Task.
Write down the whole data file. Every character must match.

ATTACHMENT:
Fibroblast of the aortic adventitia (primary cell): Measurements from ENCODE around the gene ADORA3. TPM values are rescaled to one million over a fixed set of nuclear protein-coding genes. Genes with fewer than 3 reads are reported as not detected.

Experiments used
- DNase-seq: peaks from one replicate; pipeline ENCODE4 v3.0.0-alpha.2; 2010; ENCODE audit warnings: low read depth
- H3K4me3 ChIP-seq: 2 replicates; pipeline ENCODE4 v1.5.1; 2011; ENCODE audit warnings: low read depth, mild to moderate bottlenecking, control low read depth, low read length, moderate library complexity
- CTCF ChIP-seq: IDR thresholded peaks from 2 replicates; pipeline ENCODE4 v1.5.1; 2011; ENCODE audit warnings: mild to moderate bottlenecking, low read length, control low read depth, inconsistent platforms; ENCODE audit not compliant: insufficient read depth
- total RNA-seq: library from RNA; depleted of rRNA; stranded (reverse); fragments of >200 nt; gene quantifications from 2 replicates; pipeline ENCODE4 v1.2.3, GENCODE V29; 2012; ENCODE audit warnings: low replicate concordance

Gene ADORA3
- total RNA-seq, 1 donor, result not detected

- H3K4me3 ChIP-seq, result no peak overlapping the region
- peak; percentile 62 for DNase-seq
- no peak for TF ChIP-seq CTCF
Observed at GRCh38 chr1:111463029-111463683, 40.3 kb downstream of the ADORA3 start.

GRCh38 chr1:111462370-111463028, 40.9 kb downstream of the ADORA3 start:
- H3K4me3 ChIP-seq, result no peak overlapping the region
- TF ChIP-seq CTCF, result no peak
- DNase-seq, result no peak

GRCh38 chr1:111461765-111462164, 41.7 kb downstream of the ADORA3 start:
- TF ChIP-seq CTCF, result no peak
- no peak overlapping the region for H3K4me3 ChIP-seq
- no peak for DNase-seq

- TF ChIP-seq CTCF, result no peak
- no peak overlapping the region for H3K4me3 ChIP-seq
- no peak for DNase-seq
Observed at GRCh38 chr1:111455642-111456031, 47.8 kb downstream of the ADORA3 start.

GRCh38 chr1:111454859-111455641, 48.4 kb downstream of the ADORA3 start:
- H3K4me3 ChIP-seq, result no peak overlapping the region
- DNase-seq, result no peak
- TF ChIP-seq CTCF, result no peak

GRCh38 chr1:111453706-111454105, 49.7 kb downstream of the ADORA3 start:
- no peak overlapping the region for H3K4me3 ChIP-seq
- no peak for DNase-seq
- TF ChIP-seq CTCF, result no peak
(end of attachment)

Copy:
Fibroblast of the aortic adventitia (primary cell): Measurements from ENCODE around the gene ADORA3. TPM values are rescaled to one million over a fixed set of nuclear protein-coding genes. Genes with fewer than 3 reads are reported as not detected.

Experiments used
- DNase-seq: peaks from one replicate; pipeline ENCODE4 v3.0.0-alpha.2; 2010; ENCODE audit warnings: low read depth
- H3K4me3 ChIP-seq: 2 replicates; pipeline ENCODE4 v1.5.1; 2011; ENCODE audit warnings: low read depth, mild to moderate bottlenecking, control low read depth, low read length, moderate library complexity
- CTCF ChIP-seq: IDR thresholded peaks from 2 replicates; pipeline ENCODE4 v1.5.1; 2011; ENCODE audit warnings: mild to moderate bottlenecking, low read length, control low read depth, inconsistent platforms; ENCODE audit not compliant: insufficient read depth
- total RNA-seq: library from RNA; depleted of rRNA; stranded (reverse); fragments of >200 nt; gene quantifications from 2 replicates; pipeline ENCODE4 v1.2.3, GENCODE V29; 2012; ENCODE audit warnings: low replicate concordance

Gene ADORA3
- total RNA-seq, 1 donor, result not detected

- H3K4me3 ChIP-seq, result no peak overlapping the region
- peak; percentile 62 for DNase-seq
- no peak for TF ChIP-seq CTCF
Observed at GRCh38 chr1:111463029-111463683, 40.3 kb downstream of the ADORA3 start.

GRCh38 chr1:111462370-111463028, 40.9 kb downstream of the ADORA3 start:
- H3K4me3 ChIP-seq, result no peak overlapping the region
- TF ChIP-seq CTCF, result no peak
- DNase-seq, result no peak

GRCh38 chr1:111461765-111462164, 41.7 kb downstream of the ADORA3 start:
- TF ChIP-seq CTCF, result no peak
- no peak overlapping the region for H3K4me3 ChIP-seq
- no peak for DNase-seq

- TF ChIP-seq CTCF, result no peak
- no peak overlapping the region for H3K4me3 ChIP-seq
- no peak for DNase-seq
Observed at GRCh38 chr1:111455642-111456031, 47.8 kb downstream of the ADORA3 start.

GRCh38 chr1:111454859-111455641, 48.4 kb downstream of the ADORA3 start:
- H3K4me3 ChIP-seq, result no peak overlapping the region
- DNase-seq, result no peak
- TF ChIP-seq CTCF, result no peak

GRCh38 chr1:111453706-111454105, 49.7 kb downstream of the ADORA3 start:
- no peak overlapping the region for H3K4me3 ChIP-seq
- no peak for DNase-seq
- TF ChIP-seq CTCF, result no peak